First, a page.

In 1979 the UN General Assembly adopted the Convention on the Elimination of All Forms of Discrimination against Women (CEDAW), which defines what constitutes discrimination against women. Applying the Convention as the primary framework, it is essential to provide strategies for combating gender stereotyping. Several methodologies require naming operative gender stereotypes, identifying how they violate the human rights of women, and articulating states’ obligations to eliminate and remedy these violations.
Gender stereotyping, as defined in a CoE study, means preconceived ideas whereby males and females are arbitrarily assigned characteristics and roles determined and limited by their sex. Sex stereotyping can limit the development of the natural talents and abilities of boys and girls, women and men, as well as their educational experiences and life opportunities.
Council conclusions of 6 December 2010 on strengthening the commitment and stepping up action to close the gender pay gap, and on the review of the implementation of the Beijing Platform for Action. 2010/C 345/01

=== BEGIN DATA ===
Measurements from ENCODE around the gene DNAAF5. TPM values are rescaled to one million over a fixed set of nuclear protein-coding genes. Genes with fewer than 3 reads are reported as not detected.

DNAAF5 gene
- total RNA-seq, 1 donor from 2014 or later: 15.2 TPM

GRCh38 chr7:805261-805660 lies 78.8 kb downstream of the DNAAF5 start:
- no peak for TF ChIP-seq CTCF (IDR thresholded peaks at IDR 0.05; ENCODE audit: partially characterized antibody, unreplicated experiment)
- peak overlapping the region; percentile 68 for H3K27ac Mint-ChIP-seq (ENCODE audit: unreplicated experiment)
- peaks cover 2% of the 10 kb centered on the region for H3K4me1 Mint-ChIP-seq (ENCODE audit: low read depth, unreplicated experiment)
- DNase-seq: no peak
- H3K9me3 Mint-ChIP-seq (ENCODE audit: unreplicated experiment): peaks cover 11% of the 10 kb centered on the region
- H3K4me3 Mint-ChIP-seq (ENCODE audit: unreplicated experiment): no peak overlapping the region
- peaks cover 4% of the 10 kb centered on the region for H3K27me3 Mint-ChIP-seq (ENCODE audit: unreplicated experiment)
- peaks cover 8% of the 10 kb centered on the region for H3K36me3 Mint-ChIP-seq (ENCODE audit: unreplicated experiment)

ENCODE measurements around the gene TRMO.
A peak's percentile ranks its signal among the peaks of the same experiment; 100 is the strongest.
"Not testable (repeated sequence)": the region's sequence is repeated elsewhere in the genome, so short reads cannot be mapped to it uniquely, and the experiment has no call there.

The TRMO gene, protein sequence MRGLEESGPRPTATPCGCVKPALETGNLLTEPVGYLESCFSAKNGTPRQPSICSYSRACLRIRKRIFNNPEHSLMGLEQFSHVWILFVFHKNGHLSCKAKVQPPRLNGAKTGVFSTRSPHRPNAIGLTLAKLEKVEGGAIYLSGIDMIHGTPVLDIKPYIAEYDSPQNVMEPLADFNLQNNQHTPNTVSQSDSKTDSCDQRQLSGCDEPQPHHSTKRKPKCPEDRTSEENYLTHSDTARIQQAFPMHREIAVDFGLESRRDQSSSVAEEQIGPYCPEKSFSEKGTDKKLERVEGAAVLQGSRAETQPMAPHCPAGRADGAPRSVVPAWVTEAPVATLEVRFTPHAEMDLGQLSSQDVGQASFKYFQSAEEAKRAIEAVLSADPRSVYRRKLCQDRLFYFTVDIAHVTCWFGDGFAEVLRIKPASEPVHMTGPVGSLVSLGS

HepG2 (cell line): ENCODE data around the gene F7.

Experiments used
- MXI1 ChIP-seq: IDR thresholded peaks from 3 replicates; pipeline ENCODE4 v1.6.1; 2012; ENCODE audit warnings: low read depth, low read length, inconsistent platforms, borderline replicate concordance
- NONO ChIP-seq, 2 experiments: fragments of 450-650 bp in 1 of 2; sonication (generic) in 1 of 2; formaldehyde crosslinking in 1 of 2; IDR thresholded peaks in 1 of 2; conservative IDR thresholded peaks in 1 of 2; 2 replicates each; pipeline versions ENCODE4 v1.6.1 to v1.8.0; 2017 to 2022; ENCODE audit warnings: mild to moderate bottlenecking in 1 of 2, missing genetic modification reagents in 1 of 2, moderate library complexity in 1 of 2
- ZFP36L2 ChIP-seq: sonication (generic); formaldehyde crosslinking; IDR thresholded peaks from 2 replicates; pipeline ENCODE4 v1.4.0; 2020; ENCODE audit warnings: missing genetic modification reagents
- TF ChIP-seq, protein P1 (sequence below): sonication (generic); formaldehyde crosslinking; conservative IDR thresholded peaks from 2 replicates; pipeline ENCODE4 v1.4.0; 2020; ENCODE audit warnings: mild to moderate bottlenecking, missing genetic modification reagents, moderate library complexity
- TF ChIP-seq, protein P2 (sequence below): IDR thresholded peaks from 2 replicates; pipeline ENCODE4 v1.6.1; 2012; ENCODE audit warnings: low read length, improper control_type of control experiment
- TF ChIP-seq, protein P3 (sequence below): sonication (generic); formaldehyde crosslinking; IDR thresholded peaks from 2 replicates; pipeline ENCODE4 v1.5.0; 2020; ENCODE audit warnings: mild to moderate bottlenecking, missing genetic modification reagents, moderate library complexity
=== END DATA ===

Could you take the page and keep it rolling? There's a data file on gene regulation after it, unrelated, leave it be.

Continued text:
Gender Stereotyping: Transnational Legal Perspectives by Rebecca J. Cook & Simone Cusack. / Aurora Kaiser; In: Berkeley Journal of Gender Law and Justice, May 2010
The authors focus on both men and women and illustrate their points through international court cases in which gender stereotyping affected the verdict. While women are often the injured party, the authors point out that harmful stereotypes about men can harm women as well, and vice versa. Stereotypes about men and women in fact are mutually reinforcing and end up as self-fulfilling prophecies. The solution for ridding society, the media, law and culture of stereotyping, the authors note, is by a process of identification / naming / elimination / remedy. It is necessary to both point to and give a name to the operative stereotype before it can be erased, and before reparations can be made to the injured party.